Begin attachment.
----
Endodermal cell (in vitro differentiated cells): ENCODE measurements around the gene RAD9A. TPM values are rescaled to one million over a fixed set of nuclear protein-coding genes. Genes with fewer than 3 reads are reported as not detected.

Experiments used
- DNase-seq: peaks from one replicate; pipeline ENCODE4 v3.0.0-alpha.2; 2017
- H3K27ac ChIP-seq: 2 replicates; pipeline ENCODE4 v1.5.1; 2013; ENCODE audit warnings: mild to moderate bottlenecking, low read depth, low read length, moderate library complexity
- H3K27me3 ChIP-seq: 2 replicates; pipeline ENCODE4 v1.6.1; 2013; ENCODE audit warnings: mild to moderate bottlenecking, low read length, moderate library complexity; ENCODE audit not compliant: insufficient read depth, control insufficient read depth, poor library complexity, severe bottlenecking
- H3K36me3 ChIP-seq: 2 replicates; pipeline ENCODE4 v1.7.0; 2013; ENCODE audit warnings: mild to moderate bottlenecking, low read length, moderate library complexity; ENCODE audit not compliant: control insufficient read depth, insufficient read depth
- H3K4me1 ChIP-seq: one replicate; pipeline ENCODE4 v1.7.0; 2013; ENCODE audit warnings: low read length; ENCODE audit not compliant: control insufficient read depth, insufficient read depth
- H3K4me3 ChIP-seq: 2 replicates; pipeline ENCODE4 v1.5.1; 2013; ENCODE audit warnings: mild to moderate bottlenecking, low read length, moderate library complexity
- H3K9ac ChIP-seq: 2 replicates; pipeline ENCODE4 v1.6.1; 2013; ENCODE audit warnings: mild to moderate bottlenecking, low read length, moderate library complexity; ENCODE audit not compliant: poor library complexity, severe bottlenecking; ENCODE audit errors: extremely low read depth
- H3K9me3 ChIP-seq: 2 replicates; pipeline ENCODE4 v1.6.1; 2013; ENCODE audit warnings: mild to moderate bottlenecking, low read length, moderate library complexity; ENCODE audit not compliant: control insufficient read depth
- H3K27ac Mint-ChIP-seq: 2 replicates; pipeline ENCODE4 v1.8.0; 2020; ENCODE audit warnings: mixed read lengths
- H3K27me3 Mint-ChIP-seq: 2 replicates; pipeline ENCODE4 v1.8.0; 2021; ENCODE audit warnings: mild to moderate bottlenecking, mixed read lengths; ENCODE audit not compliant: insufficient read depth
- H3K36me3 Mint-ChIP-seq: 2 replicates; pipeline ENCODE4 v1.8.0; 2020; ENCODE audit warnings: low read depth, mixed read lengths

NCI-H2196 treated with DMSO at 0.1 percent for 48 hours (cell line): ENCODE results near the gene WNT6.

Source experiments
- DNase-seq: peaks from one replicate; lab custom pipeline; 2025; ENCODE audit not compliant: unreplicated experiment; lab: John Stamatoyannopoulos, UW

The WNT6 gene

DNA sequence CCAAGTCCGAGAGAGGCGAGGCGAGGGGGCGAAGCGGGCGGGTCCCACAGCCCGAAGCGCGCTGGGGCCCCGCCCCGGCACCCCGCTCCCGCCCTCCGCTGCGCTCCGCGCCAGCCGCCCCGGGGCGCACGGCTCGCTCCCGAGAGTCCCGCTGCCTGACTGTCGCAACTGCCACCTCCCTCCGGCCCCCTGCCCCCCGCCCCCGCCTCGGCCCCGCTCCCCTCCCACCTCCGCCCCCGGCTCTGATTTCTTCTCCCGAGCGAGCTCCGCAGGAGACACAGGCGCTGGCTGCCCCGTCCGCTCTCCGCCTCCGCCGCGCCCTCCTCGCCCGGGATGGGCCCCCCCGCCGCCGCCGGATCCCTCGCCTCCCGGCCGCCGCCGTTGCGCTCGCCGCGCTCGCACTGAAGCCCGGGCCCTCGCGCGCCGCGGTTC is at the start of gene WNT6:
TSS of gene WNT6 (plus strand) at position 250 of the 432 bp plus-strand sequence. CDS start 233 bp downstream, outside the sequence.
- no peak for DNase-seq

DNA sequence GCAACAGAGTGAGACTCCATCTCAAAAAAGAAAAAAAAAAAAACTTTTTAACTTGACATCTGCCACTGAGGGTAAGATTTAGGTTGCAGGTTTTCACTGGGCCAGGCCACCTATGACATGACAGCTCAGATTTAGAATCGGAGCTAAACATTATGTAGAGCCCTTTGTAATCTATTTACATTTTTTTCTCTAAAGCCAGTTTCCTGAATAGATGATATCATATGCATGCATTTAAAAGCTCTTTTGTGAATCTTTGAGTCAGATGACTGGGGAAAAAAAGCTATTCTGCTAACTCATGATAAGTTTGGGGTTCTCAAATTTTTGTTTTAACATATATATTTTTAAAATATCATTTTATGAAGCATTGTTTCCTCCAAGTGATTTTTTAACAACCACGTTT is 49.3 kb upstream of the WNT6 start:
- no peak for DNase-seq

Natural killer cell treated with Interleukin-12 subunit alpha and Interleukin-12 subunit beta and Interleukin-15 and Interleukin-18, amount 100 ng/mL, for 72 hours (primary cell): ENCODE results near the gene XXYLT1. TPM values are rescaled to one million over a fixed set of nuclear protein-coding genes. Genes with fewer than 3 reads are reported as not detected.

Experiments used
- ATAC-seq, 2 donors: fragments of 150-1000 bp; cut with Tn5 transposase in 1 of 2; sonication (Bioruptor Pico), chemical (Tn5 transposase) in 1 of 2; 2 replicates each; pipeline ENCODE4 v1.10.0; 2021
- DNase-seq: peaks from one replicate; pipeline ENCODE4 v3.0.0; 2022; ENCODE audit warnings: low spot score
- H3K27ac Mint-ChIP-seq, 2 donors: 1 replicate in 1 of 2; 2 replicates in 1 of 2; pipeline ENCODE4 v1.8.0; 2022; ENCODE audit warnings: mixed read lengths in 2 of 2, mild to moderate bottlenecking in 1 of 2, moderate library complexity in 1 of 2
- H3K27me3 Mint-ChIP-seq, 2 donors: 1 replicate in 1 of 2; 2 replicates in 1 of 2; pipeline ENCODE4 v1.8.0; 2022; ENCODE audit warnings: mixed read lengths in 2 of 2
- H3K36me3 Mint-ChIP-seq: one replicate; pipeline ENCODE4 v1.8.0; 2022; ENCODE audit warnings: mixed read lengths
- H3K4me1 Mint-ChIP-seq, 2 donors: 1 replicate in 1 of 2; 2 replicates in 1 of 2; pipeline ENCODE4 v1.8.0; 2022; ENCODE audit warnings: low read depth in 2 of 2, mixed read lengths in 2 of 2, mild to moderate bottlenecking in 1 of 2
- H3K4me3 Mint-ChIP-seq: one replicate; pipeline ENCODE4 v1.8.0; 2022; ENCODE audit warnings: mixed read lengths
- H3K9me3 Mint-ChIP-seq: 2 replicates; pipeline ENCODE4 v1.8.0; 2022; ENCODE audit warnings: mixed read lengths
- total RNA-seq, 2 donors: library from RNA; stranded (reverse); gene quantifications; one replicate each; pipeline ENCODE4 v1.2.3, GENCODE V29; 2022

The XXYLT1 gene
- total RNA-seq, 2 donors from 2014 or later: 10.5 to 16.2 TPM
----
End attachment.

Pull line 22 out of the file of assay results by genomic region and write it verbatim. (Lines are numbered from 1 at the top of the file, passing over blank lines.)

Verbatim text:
- no peak for DNase-seq